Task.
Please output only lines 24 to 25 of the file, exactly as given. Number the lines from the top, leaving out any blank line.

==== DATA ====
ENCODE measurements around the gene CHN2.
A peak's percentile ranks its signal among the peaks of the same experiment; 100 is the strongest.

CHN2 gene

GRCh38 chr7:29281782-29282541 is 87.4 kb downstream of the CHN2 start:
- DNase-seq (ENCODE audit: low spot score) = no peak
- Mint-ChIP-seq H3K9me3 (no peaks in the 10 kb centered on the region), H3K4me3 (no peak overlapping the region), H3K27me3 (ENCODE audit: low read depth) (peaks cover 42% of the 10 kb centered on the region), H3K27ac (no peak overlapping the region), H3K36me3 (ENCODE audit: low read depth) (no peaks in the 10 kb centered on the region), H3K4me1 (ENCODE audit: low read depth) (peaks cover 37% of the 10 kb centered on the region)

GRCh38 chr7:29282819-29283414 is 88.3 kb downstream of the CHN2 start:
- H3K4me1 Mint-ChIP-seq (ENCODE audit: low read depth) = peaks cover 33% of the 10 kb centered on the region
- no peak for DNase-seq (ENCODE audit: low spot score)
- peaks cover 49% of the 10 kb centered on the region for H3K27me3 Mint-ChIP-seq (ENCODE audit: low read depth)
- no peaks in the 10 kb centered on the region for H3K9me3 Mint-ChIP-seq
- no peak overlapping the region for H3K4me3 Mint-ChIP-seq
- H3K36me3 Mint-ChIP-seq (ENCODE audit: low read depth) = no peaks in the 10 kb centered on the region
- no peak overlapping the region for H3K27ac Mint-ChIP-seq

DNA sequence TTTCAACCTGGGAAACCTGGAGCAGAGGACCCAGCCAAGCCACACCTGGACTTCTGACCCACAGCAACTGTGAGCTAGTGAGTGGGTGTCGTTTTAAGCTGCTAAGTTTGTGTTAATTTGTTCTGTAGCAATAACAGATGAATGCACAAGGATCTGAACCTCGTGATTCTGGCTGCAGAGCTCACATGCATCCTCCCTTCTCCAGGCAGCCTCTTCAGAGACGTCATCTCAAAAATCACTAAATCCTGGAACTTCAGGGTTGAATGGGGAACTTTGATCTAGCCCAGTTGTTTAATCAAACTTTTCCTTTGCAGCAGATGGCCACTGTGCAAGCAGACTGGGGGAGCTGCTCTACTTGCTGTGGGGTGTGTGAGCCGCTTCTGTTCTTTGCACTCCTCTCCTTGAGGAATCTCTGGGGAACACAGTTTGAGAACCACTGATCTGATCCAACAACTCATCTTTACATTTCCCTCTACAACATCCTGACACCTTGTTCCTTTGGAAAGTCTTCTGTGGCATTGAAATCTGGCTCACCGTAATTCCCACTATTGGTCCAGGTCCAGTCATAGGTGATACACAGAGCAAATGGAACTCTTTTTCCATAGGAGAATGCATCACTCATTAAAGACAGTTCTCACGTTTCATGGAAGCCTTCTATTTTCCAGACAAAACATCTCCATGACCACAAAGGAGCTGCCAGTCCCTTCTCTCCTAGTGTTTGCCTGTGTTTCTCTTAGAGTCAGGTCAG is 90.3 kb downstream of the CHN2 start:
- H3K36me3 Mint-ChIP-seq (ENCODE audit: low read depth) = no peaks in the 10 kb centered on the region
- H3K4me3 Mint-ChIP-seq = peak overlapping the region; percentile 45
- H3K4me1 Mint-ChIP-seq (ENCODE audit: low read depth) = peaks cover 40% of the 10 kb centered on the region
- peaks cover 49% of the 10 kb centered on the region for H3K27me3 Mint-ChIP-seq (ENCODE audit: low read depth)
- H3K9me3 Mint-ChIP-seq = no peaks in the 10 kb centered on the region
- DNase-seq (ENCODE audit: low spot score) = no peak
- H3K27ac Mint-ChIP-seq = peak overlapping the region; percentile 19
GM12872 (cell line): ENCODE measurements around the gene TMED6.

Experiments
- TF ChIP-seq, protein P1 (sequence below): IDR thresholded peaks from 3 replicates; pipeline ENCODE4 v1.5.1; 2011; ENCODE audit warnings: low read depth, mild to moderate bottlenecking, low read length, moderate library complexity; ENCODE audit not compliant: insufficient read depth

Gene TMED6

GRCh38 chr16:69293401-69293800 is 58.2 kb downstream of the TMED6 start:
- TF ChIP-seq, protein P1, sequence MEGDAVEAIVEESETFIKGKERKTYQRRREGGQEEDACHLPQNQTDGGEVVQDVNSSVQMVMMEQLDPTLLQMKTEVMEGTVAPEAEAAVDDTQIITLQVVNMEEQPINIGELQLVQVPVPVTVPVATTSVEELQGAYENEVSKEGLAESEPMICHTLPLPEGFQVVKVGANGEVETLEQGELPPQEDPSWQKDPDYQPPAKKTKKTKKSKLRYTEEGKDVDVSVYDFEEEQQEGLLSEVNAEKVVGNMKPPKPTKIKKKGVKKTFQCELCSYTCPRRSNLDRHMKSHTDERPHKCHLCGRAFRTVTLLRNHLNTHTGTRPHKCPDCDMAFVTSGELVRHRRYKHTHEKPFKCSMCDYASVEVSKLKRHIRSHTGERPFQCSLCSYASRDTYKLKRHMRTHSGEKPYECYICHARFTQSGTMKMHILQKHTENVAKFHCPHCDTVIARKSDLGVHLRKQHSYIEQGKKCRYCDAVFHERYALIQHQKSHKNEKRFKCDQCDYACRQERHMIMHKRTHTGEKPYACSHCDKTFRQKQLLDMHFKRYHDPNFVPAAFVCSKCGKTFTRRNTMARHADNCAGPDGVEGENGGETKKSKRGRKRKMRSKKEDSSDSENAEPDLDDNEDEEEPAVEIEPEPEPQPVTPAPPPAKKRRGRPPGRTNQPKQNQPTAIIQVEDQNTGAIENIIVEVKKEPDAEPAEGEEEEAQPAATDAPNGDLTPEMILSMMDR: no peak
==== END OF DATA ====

Experiments
- TF ChIP-seq, protein P1 (sequence below): IDR thresholded peaks from 3 replicates; pipeline ENCODE4 v1.5.1; 2011; ENCODE audit warnings: low read depth, mild to moderate bottlenecking, low read length, moderate library complexity; ENCODE audit not compliant: insufficient read depth